Difference between revisions of "Modify the Linksys hardware"

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m (HOWTO:Connect a serial console moved to HOWTO:Modify the Linksys hardware: Previous title was vague and misleading.)
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Revision as of 23:13, 5 March 2007

Work in progress...

Parts List

Quantity Part Name Details Part / Model Number Price
1 LinkSys WRT54GL Router 802.11b/g wireless broadband router LinkSys WRT54GL ~$65.00
1 Ribbon cable 28 AWG, 10 conductor, 25' Jameco 643508CM $4.99
1 IDC socket connector 0.1”, 10 conductor Jameco 32491CM $0.25
1 IDC shrouded header 0.1”, 10 conductor Jameco 67811CM $0.33
1 RS232 Transmitter/Receiver IC 2DVR/2RCVR RS232 5V 20-DIP DigiKey MAX233CPP-ND $7.45
2 Two (2) DB9 Female 22AWG,SOLDER CUP Jameco 15771CM $0.59

Tools List

  • Soldering Iron
  • Dremel tool (for cutting holes in plastic case)


Task Zero: Install OpenWRT [Recommended]

While the purpose of this HOWTO is a hardware modification, the fruits of our labor will be in software functionality. In order to place a light at the end of this tunnel, it would be a good idea to install OpenWRT using the instructions provided on this wiki. OpenWRT by default runs a console on UART0, and so once the connection is made properly you need only to send an enter into the input and you will be provided with a root console on the router. It's a very satisfying way of confirming that you've done everything correctly.

Task One: Opening the Router

It's really very easy... almost too easy.

As others have done, I will defer to Void Main, who provides nice illustrated opening instructions.

DO NOTE: This is where the warranty on the router is voided! (But really, you know there's no real fun to be had unless a warranty gets voided somewhere.)

Task Two: Attaching the Serial Header

An overhead view to get your bearings. The serial header is (D) here.

Now that your PCB is naked, locate the serial header holes provided by LinkSys. This would be a grid of 10 holes (5x2) located on the bottom-right corner of the board when the antennae stubs are on top (see the top-down photo for clarification). These ten holes hold all of the input and output for the two serial interfaces--UART0, and UART1--on the device. (OpenWRT by default runs a console on UART0, so we have something to look forward to here!)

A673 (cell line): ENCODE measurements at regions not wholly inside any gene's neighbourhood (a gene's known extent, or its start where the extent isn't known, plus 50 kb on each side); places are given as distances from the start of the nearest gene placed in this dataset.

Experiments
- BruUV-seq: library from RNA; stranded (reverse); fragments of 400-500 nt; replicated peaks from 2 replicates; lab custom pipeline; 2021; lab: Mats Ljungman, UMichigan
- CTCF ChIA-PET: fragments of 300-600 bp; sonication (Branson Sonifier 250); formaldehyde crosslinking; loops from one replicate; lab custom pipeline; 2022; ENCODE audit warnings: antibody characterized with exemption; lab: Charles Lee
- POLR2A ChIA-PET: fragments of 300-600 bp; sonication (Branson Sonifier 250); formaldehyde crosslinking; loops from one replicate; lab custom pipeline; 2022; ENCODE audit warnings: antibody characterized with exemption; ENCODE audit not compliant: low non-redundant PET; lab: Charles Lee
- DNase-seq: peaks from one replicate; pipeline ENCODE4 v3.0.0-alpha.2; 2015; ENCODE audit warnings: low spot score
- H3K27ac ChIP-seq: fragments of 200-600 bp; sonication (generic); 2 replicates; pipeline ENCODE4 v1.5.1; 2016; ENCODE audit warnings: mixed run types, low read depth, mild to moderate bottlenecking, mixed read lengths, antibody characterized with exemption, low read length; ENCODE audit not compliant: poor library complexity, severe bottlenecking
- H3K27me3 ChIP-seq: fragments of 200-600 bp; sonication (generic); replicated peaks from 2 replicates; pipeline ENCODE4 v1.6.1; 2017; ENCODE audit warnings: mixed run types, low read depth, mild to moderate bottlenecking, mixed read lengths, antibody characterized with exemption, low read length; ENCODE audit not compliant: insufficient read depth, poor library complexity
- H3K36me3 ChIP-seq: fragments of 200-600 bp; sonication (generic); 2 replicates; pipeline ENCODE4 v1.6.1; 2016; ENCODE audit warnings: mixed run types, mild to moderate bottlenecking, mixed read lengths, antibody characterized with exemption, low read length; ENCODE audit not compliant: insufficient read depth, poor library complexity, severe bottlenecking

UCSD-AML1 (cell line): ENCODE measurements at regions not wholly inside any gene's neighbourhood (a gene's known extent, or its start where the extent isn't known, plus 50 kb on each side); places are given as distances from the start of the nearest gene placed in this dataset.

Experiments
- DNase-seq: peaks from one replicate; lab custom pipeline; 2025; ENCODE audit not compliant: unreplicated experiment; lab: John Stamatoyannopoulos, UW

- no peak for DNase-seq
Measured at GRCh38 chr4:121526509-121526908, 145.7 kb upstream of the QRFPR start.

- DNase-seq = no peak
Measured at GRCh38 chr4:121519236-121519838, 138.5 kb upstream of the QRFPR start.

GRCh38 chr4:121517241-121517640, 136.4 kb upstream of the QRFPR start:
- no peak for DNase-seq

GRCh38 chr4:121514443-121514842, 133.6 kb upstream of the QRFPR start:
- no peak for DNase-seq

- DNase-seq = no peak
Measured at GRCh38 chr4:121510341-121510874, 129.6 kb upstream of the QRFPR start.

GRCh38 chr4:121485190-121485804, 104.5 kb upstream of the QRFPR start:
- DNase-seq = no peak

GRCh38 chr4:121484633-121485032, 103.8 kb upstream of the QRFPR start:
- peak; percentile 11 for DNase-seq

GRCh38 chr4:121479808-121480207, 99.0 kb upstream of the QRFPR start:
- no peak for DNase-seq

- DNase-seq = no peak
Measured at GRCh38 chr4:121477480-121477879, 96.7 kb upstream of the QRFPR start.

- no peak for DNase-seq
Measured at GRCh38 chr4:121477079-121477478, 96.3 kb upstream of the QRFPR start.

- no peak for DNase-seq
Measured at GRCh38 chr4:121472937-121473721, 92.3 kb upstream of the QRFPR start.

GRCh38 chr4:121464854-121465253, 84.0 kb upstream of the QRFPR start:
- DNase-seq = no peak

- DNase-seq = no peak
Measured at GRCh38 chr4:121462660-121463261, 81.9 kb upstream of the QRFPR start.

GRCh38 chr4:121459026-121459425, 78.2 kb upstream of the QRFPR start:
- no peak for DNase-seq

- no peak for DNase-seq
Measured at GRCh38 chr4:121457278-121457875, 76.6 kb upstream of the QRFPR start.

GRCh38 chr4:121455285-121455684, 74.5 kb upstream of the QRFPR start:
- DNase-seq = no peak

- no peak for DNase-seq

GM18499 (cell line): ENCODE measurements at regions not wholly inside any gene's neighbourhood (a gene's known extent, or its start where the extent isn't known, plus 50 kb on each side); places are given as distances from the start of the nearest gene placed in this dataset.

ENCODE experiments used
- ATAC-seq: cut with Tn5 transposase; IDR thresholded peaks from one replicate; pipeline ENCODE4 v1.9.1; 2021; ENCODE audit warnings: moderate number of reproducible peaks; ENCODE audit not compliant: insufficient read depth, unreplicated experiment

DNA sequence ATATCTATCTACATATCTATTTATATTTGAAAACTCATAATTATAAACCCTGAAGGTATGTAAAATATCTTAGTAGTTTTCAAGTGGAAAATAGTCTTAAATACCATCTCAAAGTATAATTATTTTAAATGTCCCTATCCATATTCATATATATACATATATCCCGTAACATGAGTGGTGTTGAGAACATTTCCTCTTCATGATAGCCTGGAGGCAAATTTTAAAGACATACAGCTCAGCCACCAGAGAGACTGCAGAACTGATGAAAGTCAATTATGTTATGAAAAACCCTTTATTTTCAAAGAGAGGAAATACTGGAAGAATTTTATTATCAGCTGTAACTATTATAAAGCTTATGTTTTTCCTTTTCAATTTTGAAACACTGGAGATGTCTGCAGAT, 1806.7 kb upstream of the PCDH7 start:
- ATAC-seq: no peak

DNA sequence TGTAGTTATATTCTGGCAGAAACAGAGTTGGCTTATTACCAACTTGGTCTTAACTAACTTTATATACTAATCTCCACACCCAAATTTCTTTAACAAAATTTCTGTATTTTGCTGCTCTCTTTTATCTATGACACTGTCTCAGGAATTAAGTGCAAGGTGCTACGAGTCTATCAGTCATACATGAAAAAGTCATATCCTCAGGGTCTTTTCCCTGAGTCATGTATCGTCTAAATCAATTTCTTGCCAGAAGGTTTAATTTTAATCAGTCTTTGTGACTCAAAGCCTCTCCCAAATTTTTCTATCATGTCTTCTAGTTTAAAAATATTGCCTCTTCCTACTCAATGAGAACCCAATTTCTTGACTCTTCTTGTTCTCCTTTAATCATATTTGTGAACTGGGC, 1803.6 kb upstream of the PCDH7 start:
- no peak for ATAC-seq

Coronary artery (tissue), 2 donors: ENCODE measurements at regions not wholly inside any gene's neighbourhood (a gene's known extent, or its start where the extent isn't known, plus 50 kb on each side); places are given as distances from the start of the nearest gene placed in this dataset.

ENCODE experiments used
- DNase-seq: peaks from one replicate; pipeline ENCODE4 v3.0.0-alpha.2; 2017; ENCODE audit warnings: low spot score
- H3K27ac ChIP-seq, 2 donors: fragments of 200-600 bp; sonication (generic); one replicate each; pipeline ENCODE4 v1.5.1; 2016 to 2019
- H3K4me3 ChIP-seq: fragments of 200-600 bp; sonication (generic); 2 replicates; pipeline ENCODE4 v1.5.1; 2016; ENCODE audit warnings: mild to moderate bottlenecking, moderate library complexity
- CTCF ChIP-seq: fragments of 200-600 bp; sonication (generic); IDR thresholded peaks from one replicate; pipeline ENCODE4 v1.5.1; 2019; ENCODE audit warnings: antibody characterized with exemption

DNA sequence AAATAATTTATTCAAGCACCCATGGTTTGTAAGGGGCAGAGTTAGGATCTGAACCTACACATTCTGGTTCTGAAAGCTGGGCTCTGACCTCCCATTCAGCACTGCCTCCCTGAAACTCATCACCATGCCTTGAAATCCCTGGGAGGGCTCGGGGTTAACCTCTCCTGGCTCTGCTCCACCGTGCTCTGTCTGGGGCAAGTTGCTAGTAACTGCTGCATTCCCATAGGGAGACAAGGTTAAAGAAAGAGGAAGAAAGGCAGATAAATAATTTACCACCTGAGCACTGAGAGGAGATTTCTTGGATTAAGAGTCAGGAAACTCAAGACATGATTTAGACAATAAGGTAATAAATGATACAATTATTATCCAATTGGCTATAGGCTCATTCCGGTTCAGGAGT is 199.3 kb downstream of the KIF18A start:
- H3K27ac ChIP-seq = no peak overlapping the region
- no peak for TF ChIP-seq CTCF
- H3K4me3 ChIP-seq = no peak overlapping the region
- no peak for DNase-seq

A closer look at our attached serial header.

Now, we could just solder wires right onto these holes, but a by placing a nice 10-pin header on the board we can easily attach and detach a 10 connection cable. This is where you will use your soldering iron solder the IDC shrouded header onto the board.

This will be the only soldering that you have to do on the LinkSys PCB. The rest of the work will be done wiring the MAX233A transceiver correctly and it just has to be plugged it into this header.

Task Three: Wire header to MAX233A RS232 Transmitter/Receiver

Using information on the Wiring page, make the connections from the IDC shrouded header to the MAX233A RS232 Transmitter/Receiver chip using your soldering iron. As you can see from the Build Pictures page, we did this with the ribbon cable from our parts list. The IDC socket connector goes on one end of the cable, and the correct connections are made to the RS232 Transmitter/Receiver on the other. Because we will be mounting our DB9 connectors to the front of the case, this will allow for easy disconnection and opening of the case. In terms of cable length, try and decide where you are going to mount the MAX233A on the outer case so you can estimate correctly.

Task Four: Wire and mount the DB9 Connectors

This is the final version of the faceplate of our router, with the two external serial ports attached and ready to go.

For the following connections, you are going to use the soldering iron and either chopped up portions of the ribbon cable or some other wire (which would probably be more convenient).

Checking the wiring diagram again, note that there are two connections per DB9 that need to be made (between pins 4-6 and 7-8, but check the diagram to be sure). It would be a good idea to get these out of the way first. Then, make the connections required from the RS232 Transmitter/Receiver to the DB9 connectors, remembering to leave enough slack for where you plan on mounting the MAX233A and the connectors.

Using your trusty dremel cut a few DB9 shaped holes in the plastic casing of the router. There are several options for placement; we chose the front so that multiple routers would still be stackable. The picture at right shows the placement of our connectors with wires attached. The fit is quite tight; you may wish to consider only installing one jack (you only need port 0 to communicate with the router, and we have yet to confirm that port 1 works correctly) or installing them horizontally instead of vertically.

Using either epoxy or mounting screws (I believe we used a combination of both, as one of our jacks could not fit a hole for a screw), secure the connectors to the case.